open but it didn't crash there either.)

    There's the possibility that I should be using an XFontSet,
    which for Marlett is not unreasonable. X provides
    XCreateFontSet() for just such an emergency; the result
    can be passed into XmbDrawString(), XwcTextExtents(),
    Xutf8TextPerCharExtents() (ooh), and a few other calls.

    xfontsel doesn't like marlett or webdings either; select
    either in the family list (fmly) and kaboom.

    $ xfontsel
    X Error of failed request: BadValue (integer parameter out of range for
    operation)
    Major opcode of failed request: 45 (X_OpenFont)
    Value in failed request: 0x2e00045
    Serial number of failed request: 1189
    Current serial number in output stream: 1190

    Bring xfontsel back up, and try selecting fmly helvetica,
    rgstry iso10646, encdng 1, avgWdth 0, and wght medium
    (in that order, although it might not matter). Oops,
    it's stuck -- or maybe it's not able to display the text
    example. Resizing the window more or less works for the
    top two widgets. Switch fmly to luxi mono and the text
    display comes back, so it's not a hang problem as such,
    and apparently the actual widget code is robust enough
    to deal with a bad font descriptor.

    Courier, times, and new century schoolbook have the same
    "no-display" problem (times new roman works, as does
    courier new).

    I'm not quite sure where to even start with all this
    without even more investigation, but one would at least expect
    the following:

    [1] It shouldn't list fonts it can't load. Granted, scaled
    fonts (avgWdth=0) are a little weird in X anyway, mostly
    because X was designed before they were even conceived of,
    but why is there a problem here?

    [2] It shouldn't crash, though that might be excusable given
    that part of X thinks the font is there, part of it does not.

    The good news: OpenOffice is typical of "higher level" apps,
    and doesn't crash when given marlett -- it just displays it.
    I suspect other apps such as gedit and kate will not have
    problems either; I'm going to have to look to see how they've
    worked around this oddity in the source.

    The bad news: I know enough of ISO10646 to know it's a bit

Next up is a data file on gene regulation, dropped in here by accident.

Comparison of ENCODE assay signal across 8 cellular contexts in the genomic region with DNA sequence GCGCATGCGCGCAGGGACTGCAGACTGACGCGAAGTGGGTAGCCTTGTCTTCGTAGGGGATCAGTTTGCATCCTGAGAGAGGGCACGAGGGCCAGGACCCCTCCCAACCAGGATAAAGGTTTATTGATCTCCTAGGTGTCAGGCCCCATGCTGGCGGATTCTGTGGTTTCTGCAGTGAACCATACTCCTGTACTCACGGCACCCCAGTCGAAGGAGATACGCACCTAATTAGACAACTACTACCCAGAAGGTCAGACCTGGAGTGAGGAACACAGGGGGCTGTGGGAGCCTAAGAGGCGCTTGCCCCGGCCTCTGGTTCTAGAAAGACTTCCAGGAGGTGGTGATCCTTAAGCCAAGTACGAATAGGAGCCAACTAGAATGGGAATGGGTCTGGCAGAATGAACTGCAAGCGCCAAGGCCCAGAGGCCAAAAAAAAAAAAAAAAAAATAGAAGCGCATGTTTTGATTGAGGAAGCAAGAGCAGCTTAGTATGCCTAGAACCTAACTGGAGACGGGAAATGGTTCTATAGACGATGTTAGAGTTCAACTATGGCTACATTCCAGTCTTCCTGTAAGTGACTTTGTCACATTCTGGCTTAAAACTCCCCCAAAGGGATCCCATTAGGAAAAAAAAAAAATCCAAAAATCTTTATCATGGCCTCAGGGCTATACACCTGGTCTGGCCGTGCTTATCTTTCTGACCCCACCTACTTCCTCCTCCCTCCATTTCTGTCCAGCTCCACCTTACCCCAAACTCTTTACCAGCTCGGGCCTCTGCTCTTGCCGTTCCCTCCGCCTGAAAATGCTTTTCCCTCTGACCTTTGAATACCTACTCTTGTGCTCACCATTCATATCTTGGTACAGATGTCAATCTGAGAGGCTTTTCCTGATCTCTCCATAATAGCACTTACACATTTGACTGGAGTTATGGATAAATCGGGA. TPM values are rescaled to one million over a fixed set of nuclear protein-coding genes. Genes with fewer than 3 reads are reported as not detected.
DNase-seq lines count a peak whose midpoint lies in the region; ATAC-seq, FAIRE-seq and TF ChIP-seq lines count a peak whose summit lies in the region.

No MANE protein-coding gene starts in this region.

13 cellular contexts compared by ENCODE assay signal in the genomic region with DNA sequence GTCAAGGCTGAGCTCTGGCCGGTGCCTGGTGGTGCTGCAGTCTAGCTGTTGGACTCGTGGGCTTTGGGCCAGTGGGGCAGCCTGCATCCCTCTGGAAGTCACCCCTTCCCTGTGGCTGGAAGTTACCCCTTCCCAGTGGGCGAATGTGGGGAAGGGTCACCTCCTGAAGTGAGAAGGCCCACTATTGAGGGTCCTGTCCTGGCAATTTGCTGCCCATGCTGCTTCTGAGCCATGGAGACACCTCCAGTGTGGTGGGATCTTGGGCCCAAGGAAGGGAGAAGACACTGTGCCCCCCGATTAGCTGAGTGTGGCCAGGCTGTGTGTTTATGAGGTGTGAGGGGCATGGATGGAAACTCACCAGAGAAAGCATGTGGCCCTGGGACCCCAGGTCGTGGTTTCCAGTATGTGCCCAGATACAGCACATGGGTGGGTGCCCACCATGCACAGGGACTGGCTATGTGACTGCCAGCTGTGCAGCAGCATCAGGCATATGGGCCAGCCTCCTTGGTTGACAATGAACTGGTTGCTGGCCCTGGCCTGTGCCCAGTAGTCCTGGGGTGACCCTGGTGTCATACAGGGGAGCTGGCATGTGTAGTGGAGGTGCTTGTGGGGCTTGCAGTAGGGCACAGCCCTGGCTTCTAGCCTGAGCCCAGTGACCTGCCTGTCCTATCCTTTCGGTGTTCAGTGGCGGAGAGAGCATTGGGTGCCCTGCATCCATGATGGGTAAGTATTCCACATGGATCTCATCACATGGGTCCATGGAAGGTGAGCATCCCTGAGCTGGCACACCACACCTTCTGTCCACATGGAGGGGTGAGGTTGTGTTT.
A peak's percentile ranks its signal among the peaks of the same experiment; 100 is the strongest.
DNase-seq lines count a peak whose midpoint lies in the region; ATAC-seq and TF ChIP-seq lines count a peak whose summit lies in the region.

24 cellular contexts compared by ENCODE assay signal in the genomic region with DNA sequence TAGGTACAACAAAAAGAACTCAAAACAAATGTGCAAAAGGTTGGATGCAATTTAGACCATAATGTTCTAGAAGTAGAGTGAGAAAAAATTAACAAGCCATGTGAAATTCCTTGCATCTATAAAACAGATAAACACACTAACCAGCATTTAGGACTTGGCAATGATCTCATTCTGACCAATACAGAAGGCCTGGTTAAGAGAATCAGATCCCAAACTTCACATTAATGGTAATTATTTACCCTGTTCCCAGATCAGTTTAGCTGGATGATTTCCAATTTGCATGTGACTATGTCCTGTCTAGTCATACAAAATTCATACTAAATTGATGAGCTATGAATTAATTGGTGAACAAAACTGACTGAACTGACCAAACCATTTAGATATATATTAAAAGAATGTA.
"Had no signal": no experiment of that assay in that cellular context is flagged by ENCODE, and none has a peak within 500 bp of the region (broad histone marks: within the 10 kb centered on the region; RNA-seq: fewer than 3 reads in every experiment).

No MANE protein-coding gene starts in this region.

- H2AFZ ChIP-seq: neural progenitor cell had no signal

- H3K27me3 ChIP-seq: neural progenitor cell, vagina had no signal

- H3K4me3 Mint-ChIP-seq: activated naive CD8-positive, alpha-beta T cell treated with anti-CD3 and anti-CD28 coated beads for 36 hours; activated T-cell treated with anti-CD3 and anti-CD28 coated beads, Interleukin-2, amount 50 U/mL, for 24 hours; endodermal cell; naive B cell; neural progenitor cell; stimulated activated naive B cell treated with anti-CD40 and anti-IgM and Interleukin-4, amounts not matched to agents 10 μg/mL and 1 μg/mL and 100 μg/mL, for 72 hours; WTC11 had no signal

of a mess (mostly because of duplicate char encodings),
    and there's little I -- or others, to be fair -- can do
    about it; this is a situation that we'll just have to live
    with unless one can sunset some of the older fonts or the
    tools using them.

    Of course ideally it wouldn't make any difference: open a font
    in raw X, Gtk, KDE, GL[*], or even WinE, and they should all look
    the same, except perhaps for subaliasing capabilities which
    are implemented as either an X extension or "over" X, and
    of course GL's 3-D capabilities.

    But I'm not too concerned about pixel subaliasing or 3D here;
    this stuff's more basic than that.

    *OW* *waggles foot* Darn those alligators. Never mind
    draining the swamp, I was just looking into it (specifically,
    Unicode) and got sucked into all this. :-)
    [*] GL has yet to standardize on a good method of font display
    although some hacks are available.

    --
    #191, ewill3@earthlink.net
    Windows Vista. Because it's time to refresh your hardware. Trust us.

  4. Re: [SOT] Blocky fonts -- yet again.

    After takin' a swig o' grog, The Ghost In The Machine belched out this bit o' wisdom:

    > $ xterm -fn \
    > '-adobe-helvetica-medium-r-normal--55-400-100-100-p-0-iso10646-1'
    > xterm: unable to open font
    > "-adobe-helvetica-medium-r-normal--55-400-100-100-p-0-iso10646-1",
    > trying "fixed"....


    What do aterm, rxvt, eterm do?

    --
    Intel: where Quality is job number 0.9998782345!

  5. Re: [SOT] Blocky fonts -- yet again.

    In comp.os.linux.advocacy, Linonut

    wrote
    on Tue, 29 Aug 2006 17:52:43 -0500
    :
    > After takin' a swig o' grog, The Ghost In The Machine belched out this bit o' wisdom:
    >
    >> $ xterm -fn \
    >> '-adobe-helvetica-medium-r-normal--55-400-100-100-p-0-iso10646-1'
    >> xterm: unable to open font
    >> "-adobe-helvetica-medium-r-normal--55-400-100-100-p-0-iso10646-1",
    >> trying "fixed"....

    >
    > What do aterm, rxvt, eterm do?
    >


    Good question.

    aterm-0.4.2

    $ aterm -fn "-adobe-helvetica-medium-r-normal--55-400-100-100-p-0-iso10646-1"
    aterm: can't load font
    "-adobe-helvetica-medium-r-normal--55-400-100-100-p-0-iso10646-1"

    rxvt-2.7.10

    $ rxvt -fn "-adobe-helvetica-medium-r-normal--55-400-100-100-p-0-iso10646-1"
    rxvt: can't load font
    "-adobe-helvetica-medium-r-normal--55-400-100-100-p-0-iso10646-1"

    eterm-0.9.3

    $ Eterm -F "-adobe-helvetica-medium-r-normal--55-400-100-100-p-0-iso10646-1"
    Eterm: Error: Unable to load font
    "-adobe-helvetica-medium-r-normal--55-400-100-100-p-0-iso10646-1".
    Falling back on "fixed"
    Eterm: Error: Unable to load font
    "-adobe-helvetica-medium-r-normal--55-400-100-100-p-0-iso10646-1".
    Falling back on "k14"


    I wasn't hopeful. :-) If they're using plain old XLoadFont() or
    XLoadQueryFont() they're going to fail given this current setup
    (since my program isn't doing anything horribly special; neither
    is xterm apart from falling back to "fixed").

    Why, I don't know yet.

    --
    #191, ewill3@earthlink.net
    Windows Vista. Because it's time to refresh your hardware. Trust us.